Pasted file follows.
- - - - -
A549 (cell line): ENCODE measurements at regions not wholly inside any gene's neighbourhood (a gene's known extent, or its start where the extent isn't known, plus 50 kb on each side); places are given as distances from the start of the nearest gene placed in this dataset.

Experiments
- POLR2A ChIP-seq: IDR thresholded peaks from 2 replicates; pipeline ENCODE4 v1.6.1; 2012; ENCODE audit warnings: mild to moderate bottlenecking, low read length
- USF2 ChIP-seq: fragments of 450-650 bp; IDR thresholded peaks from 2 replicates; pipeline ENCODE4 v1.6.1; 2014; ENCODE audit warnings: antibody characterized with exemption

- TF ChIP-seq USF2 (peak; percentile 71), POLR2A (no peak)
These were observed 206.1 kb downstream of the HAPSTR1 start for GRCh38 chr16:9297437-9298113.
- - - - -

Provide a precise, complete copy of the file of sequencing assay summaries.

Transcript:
A549 (cell line): ENCODE measurements at regions not wholly inside any gene's neighbourhood (a gene's known extent, or its start where the extent isn't known, plus 50 kb on each side); places are given as distances from the start of the nearest gene placed in this dataset.

Experiments
- POLR2A ChIP-seq: IDR thresholded peaks from 2 replicates; pipeline ENCODE4 v1.6.1; 2012; ENCODE audit warnings: mild to moderate bottlenecking, low read length
- USF2 ChIP-seq: fragments of 450-650 bp; IDR thresholded peaks from 2 replicates; pipeline ENCODE4 v1.6.1; 2014; ENCODE audit warnings: antibody characterized with exemption

- TF ChIP-seq USF2 (peak; percentile 71), POLR2A (no peak)
These were observed 206.1 kb downstream of the HAPSTR1 start for GRCh38 chr16:9297437-9298113.